The Herculis Monaco meeting is one of our favorite meets.
Stuart Weir begins his coverage of the meet (check out RunBlogRun at @twitter.com on our photo galleries), and gives us an intro plus some stories of highs and lows of the meet. Watch his coverage today and tomorrow. We are covering it from California with Stuart in England and the event in Monaco. NIne hour time difference challenges some things, but not track meet coverage!
Winning the 200m in 22.23 was @Hey_ItsShaunae, @MeetingHerculis, 9 July 2021, photo: #DiamondLeague AG, @stuartweir, #runblogrun, #runningnetwork, #larryeder, @euroathletics, @britathletics, @scotathletics, @worldathletics, @WCHoregon22, @tokyo2020, @caltrackrn, @coachathletics pic.twitter.com/DUbJaX2Mfn
— RunBlogRun (@RunBlogRun) July 9, 2021
The Herculis in Monaco is always a magical event. Monte Carlo and Monaco is an enchanting location. It is a royal occasion, with Prince Albert always present. The track is fast. The weather is good. On this occasion the crowd was limited to 8,000 – but then that will be 8,000 more than at the Olympics.
There were races of the highest quality. There was high drama. There was chaos. There was something for everyone. Performances ranged from the sublime to the ridiculous. There were athletes who underlined their potential for Tokyo but others who seemed to undermine theirs.
The international program opened with Karsten Warholm winning the 400 hurdles in 47.08, a phenomenal time, but the event media team asked him afterward why he had not broken the world record! We have come to expect it. Warholm’s sensible answer was that every time he runs he feels pressure to put on a good performance but that he cannot accept the pressure of being expected to break the world record every time.
There were Kenyan victories in the 1500s. Faith Kipyegon’s victory in her duel with Sifan Hassan – see separate post – made her a clear favorite for gold in Tokyo. Timothy Cheruiyot’s win in the men’s race added to the frustration that he will not be running in the Olympics. That Jakob Ingebrigtsen was only third along with the news that he had been ill provided evidence that perhaps he is human after all.
If you wanted high drama then the two 3000 m steeplechase is provided it. Hyvin Kiyeng won the women’s race. As the athletes took the water jump for the last time Emma Coburn was threatening the Kenyan when Coburn tripped and fell into the water. She picked herself up to finish fourth but by then Kiyeng was long gone. It must have been incredibly frustrating for Coburn who looked the stronger on that last lap and was even in with a chance of breaking nine minutes.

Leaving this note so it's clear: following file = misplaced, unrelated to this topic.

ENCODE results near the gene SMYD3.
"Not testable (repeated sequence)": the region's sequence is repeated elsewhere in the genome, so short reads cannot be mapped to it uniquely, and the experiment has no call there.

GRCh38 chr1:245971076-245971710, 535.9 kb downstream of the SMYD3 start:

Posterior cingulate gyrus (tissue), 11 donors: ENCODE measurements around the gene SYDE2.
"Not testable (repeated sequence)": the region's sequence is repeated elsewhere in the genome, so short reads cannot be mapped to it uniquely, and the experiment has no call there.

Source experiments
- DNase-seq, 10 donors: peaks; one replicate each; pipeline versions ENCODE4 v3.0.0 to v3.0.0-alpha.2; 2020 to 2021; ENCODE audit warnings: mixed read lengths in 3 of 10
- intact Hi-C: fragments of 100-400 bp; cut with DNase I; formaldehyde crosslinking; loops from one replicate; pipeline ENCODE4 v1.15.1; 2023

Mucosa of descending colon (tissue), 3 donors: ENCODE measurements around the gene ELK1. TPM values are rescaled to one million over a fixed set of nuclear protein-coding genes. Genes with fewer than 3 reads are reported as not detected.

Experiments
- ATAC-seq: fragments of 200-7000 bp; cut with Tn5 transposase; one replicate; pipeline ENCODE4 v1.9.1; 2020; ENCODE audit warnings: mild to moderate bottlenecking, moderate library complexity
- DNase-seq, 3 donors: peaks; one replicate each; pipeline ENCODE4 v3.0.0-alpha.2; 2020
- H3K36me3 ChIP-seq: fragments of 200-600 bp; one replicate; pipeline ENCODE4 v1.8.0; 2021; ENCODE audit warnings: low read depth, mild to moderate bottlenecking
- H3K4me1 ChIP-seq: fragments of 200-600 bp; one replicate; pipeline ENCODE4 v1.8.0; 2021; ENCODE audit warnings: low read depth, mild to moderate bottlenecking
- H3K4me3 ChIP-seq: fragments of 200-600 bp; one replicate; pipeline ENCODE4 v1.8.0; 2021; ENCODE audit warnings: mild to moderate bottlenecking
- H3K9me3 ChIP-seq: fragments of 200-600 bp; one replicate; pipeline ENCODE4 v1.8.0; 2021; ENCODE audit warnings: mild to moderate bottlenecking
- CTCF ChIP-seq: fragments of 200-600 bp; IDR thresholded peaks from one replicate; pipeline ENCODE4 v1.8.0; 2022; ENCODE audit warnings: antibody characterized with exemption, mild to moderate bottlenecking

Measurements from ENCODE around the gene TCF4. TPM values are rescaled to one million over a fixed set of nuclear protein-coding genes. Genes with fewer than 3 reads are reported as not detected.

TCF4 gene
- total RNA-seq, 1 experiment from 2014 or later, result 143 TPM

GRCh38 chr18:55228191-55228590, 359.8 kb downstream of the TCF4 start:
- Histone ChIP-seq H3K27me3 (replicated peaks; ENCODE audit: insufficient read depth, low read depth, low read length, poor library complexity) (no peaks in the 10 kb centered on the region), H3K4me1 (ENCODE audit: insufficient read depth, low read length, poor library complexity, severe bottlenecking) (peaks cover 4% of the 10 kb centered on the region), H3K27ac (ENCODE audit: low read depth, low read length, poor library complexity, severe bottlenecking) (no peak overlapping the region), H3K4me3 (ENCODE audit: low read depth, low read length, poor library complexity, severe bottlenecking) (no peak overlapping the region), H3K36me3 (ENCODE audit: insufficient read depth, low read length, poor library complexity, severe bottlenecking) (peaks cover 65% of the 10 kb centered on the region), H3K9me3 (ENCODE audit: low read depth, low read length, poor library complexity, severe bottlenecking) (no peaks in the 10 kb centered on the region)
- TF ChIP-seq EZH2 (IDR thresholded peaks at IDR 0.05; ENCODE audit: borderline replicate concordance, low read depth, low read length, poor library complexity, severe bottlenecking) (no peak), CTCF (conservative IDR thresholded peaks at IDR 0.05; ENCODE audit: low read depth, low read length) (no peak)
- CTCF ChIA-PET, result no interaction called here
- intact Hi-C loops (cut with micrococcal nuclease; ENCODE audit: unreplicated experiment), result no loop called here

Benjamin Kigen was leading the men’s steeplechase race when he heard the bell. He increased his speed for the last lap and started sprinting for the line. The problem was that it was only when he got to the line that he realized that the officials had rung the bell a lap too nearly and he still had 400 m to run. Kigen was the clear winner of the 2600m steeplechase but by the time he reached 3000, he was a spent force, coming in seventh.
Another chapter for my future book on the great disasters in the sport – like Oslo putting some of the steeplechase barriers at men’s height in the women’s race or Jess Ennis’ world record in Manchester in the rarely run 100m with nine hurdles race! It just reinforces how important the officials are and how well they perform week in week out and her rare this kind of error is. That said, it is hard not to feel a lot of sympathy for Kigen, in control of the race until the officials confused him.
In the women’s 200, Shelly-Ann Fraser-Pryce started like a rocket – a pocket-rocket – and seemed to have the race sewn up. But she tied up over the final 40 m and was caught both by Shaunae Miller-Uibo and Marie-Josee Ta Lou. I’m not sure how much one can read into that other than to be convinced that the women’s sprints in Tokyo are as intriguing as they are wide open.